Soviet-style terror has the media at bay

President Putin’s tightening grip looks likely to crush his country’s last privately owned TV station.
By any standards NTV, the only remaining privately owned television station in Russia, is in a peculiar position. Its chief shareholder, Vladimir Gusinsky, has fled the country, having been arrested once already. Its ownership is in dispute. Its bank accounts have been inexplicably frozen. The offices of its parent company Media-Most have been raided by armed tax officers.
Indeed, many of Media-Most’s journalists – the group owns newspapers, magazines and Ekho Moskvy, the only independent news radio station in Moscow – have experienced various degrees of harassment. Sometimes, they are refused entry to government press conferences; at other times, they receive unsolicited assignments from state-owned media groups with mysterious access to their home telephone numbers. It is now considered a matter of time before the company is taken over by the state.
Alexei Venediktov, the chief editor of Ekho Moskvy, says that President Vladimir Putin told a recent meeting of Media-Most’s journalists: “Your job is to support the state.” Mr Venediktov is stunned by the Russian leader’s profoundly Soviet world view. “I told him, ‘We are not an instrument of the state’,” says the radio chief. “He didn’t know what I was talking about. He thinks that there is state press and anti-state press. He actually doesn’t understand that the press might play an independent role in a civil society.”
Nor, it seems, is he the only one. Of late, the saga of NTV, with a clutch of flamboyant personalities at its centre – the American tycoon Ted Turner has been rumoured to be negotiating to buy the disputed Media-Most shares – has attracted a great deal of attention.
On the one hand, the general director of NTV, Evgeny Kisilyov, has launched a very public crusade to “save” its independence. When he appears on his own weekly programme, he often delivers extensive monologues about the free press.
On the other hand, dark rumours circulate about the behaviour of Mr Gusinsky, who took large loans from Gazprom, the state-controlled natural gas giant. Gazprom, whose interests are inextricably linked to those of Mr Putin, is suing for its money, which it would like in the form of a controlling package of Media-Most shares – thereby formally ending NTV’s independence.
What remains of an independent press elsewhere in Russia is dead or dying, while there is a simultaneous growth in fear of speaking out against the powers-that-be. The Glasnost Defence Foundation, which monitors press and broadcasting, reckons that only about a quarter of the country’s media are now nominally in private hands and, even then, many owners are businessmen who front for the state authorities.
By the end of this year, the figure looks likely to fall to five per cent. Across Russia, powerful regional governors, appointed by Mr Putin, are already creating media-holding groups which will, among other things, control all access to advertising, effectively eliminating even the semi-independent regional media that currently exist.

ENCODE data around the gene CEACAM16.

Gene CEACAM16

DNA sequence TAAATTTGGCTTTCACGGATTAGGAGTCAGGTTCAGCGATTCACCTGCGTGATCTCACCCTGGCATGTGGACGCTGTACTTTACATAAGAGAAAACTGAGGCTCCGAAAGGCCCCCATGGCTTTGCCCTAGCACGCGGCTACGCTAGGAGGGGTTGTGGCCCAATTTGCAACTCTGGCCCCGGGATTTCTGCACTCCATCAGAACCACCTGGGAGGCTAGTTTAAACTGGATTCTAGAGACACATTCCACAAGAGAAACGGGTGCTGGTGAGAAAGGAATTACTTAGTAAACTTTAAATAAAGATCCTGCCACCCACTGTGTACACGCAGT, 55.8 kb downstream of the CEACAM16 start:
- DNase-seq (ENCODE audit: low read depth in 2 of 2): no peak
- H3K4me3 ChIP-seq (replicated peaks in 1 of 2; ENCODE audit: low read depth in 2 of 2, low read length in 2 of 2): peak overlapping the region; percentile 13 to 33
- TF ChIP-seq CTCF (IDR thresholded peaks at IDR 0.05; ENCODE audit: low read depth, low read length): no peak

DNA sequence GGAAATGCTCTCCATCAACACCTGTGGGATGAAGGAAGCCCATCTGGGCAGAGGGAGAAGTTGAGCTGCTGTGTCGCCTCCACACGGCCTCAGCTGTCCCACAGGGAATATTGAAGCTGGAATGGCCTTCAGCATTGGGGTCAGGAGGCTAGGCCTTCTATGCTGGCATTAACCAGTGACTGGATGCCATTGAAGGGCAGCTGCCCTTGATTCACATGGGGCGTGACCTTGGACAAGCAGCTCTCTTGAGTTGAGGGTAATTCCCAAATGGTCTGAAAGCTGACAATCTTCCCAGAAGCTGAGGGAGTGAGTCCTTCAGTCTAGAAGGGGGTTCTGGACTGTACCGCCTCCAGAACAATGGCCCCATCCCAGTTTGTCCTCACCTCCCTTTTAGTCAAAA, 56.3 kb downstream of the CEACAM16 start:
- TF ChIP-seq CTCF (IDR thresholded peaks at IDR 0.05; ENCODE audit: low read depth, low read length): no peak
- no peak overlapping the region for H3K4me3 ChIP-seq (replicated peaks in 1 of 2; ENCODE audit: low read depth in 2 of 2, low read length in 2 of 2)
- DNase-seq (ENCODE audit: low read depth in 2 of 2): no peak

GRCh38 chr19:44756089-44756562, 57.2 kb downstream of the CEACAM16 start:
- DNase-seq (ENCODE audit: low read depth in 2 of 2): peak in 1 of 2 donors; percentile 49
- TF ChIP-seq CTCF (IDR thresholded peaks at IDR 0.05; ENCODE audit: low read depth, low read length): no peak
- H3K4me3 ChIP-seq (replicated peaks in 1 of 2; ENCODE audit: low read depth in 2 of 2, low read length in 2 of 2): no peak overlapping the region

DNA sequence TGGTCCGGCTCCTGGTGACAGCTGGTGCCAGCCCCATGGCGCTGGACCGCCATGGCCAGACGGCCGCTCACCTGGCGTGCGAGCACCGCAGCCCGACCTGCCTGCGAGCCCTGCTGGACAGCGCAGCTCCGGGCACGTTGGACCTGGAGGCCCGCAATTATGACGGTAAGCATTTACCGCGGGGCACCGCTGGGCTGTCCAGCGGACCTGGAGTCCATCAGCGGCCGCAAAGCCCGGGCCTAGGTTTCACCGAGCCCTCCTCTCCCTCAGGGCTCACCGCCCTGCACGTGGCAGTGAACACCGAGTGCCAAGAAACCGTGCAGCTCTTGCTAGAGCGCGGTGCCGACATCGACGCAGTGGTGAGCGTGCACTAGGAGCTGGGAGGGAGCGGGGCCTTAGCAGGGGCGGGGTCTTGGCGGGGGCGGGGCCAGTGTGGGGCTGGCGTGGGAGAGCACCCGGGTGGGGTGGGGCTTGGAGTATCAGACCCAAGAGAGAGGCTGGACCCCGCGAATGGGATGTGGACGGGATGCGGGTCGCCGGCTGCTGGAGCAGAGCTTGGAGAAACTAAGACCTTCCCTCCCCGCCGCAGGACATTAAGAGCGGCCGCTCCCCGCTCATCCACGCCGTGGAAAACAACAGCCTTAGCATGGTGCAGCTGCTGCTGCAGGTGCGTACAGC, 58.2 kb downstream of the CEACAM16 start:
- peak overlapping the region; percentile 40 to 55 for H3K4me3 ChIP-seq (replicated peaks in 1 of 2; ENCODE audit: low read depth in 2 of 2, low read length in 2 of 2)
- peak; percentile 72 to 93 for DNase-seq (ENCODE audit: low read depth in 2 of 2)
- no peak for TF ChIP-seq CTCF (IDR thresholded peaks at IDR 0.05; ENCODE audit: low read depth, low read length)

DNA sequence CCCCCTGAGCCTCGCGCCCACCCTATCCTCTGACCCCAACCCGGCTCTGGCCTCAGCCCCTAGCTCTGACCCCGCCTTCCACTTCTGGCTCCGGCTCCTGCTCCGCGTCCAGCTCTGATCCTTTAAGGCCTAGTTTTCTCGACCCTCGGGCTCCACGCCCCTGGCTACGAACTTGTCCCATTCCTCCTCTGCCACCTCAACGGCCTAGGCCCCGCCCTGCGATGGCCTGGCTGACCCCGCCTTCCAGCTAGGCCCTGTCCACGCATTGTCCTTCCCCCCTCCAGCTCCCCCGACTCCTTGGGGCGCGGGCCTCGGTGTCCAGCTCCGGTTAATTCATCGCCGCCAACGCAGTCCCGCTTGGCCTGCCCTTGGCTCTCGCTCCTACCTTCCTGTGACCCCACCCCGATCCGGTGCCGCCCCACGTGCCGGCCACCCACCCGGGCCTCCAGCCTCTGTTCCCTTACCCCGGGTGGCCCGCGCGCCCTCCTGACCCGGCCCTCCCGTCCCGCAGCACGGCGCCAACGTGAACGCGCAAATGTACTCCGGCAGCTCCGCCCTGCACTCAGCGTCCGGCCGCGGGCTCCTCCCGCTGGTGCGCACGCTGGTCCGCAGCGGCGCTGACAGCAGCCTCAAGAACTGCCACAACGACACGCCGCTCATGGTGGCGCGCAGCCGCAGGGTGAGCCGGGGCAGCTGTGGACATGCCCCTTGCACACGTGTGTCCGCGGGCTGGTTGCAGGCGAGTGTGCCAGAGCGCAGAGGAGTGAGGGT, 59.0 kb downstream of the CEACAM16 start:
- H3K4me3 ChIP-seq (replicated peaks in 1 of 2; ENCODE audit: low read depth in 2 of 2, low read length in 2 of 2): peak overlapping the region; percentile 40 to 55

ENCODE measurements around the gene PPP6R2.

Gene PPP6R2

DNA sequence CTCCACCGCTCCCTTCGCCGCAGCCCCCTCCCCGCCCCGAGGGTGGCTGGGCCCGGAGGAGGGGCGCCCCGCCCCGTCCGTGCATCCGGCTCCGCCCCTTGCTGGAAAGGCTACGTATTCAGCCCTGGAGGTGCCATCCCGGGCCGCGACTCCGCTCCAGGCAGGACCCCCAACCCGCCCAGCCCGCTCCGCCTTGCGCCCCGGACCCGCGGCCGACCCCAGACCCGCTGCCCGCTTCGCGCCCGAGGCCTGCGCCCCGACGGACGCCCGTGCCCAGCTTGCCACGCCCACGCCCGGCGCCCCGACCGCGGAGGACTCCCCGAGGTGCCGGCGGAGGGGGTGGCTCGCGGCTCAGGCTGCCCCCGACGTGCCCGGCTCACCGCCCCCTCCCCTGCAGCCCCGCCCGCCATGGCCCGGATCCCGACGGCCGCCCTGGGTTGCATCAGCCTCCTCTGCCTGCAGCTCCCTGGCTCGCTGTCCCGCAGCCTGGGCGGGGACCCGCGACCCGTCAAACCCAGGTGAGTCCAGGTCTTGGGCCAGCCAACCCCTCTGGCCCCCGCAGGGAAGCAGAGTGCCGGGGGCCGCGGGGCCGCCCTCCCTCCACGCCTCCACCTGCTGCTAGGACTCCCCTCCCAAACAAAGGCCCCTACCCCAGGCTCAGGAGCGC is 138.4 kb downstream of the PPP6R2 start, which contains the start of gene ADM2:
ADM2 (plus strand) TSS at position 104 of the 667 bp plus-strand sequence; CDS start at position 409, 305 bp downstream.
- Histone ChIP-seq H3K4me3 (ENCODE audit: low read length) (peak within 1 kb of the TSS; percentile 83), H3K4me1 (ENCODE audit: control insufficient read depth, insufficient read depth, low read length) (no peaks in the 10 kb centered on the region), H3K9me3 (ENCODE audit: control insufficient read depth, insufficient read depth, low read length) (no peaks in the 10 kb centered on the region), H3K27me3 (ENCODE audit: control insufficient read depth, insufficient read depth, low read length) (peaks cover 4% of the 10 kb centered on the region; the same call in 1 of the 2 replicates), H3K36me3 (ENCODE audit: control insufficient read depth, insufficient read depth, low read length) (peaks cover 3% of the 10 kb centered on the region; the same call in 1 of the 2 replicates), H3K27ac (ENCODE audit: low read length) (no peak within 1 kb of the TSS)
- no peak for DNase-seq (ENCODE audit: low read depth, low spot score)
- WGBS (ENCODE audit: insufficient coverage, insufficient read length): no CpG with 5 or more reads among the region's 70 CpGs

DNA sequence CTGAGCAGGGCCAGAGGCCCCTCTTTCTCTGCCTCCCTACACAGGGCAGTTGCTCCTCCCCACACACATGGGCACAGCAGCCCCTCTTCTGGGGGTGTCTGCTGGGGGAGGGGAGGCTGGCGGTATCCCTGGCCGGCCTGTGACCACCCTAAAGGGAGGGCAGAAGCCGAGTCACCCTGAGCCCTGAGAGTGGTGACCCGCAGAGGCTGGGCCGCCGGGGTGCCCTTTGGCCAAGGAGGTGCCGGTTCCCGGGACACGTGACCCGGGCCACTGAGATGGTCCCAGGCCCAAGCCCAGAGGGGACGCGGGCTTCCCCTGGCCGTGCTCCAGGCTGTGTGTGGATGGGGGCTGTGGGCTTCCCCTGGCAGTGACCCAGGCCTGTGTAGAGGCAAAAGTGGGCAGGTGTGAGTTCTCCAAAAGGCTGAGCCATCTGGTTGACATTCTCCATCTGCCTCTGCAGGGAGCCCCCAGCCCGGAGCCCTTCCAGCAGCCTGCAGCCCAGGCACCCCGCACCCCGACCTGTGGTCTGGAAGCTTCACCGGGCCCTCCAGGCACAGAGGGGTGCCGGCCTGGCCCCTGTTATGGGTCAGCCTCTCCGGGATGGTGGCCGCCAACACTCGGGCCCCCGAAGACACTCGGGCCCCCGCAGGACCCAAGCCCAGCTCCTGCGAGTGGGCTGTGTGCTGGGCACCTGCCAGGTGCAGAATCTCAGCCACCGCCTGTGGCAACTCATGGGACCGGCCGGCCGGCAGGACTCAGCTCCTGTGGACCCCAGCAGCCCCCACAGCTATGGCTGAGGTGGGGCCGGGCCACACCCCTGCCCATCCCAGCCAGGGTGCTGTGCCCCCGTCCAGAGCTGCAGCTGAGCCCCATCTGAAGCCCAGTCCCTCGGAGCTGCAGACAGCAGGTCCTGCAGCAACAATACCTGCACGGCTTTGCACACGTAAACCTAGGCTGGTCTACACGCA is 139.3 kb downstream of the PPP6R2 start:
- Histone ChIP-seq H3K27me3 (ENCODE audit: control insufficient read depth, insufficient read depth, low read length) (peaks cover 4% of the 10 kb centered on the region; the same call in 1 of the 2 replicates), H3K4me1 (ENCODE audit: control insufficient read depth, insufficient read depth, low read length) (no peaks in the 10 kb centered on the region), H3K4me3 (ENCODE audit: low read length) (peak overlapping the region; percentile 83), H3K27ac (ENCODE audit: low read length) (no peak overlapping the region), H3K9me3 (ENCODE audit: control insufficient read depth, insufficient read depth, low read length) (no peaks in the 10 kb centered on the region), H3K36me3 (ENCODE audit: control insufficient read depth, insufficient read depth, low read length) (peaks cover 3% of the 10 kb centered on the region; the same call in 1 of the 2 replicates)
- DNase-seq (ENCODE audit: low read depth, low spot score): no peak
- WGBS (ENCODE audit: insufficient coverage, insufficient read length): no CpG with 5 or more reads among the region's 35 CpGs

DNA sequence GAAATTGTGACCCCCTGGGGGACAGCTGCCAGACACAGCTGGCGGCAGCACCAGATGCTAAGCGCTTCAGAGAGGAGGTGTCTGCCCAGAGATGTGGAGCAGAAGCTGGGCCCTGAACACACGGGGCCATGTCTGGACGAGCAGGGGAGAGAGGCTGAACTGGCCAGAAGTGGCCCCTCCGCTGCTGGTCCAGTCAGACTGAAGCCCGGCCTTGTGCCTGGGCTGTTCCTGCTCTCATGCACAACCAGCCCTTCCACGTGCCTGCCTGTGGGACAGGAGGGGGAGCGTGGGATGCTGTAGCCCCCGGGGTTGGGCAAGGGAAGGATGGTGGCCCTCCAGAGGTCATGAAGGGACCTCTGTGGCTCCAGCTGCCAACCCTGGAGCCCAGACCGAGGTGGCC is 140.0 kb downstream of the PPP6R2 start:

Without NTV, the country may soon resemble a “Russia of the 1970s”, according to a colleague of Alexei Simonov, the Glasnost Defence Foundation’s president. There would be a vast state propaganda machine, and a tiny group of barely tolerated “dissidents” opposing it. Perhaps not coincidentally, that is also the Russia – not Stalin’s nightmarish Russia, but Brezhnev’s stultifying Russia – in which Vladimir Putin came of age, and to which he often nostalgically looks back.
Those not destroyed financially may be eliminated by other means. At Novaya Gazeta, a feisty Moscow bi-weekly newspaper with a circulation of about 100,000, one journalist has been murdered. Another was unexpectedly arrested last week in Chechnya. (Novaya Gazeta is one of the few papers in Russia to oppose the Chechen war.) Yet another journalist, Oleg Lurye, was recently beaten unconscious by thugs, who then carved deep scars in his face with a knife. Mr Lurye had published a series of articles about corruption in high places, and says he will continue to do so.
Nevertheless, the paper’s editor-in-chief concedes that even he has a “feeling of threat” which he never had before. Advertisers have begun to drift away. Last year, the journal was subjected to almost 30 “tax inspections”, which have now become the established form of state harassment in a country where the tax laws are so complex and so contradictory that it is all but impossible for any company to comply with them.
Outside Moscow, methods have been more direct. Last summer, the Bashkir authorities laid siege to the region’s only independent radio station for nine days, then stormed the offices and led the station’s employees away in handcuffs.
In Moscow, the authorities are more careful, says the radio chief Alexei Venediktov. “Putin wants to stay in the club of world leaders,” he points out. “He wants to keep up a civilised facade.” Instead of handcuffing journalists, the harassment will probably continue at a low level, causing only minimal public reaction, either in Russia or abroad.
That, perhaps, is the oddest thing about the slow attempt to eliminate the opposition media – and, ultimately, opposition thinking – in Russia: the stunning silence that surrounds the whole process. A small group of intellectuals and journalists lobby for the right to oppose the official line. Many others, including most journalists, appear to share their president’s Soviet world view.
“Society supports the destruction of NTV,” says Mr Simonov, of the Glasnost Defence Foundation. In their current “national patriotic mood”, he adds, many Russians assume, like their president, that “opposition” journalists – especially those with super-wealthy proprietors – are by definition working against the interests of the nation.

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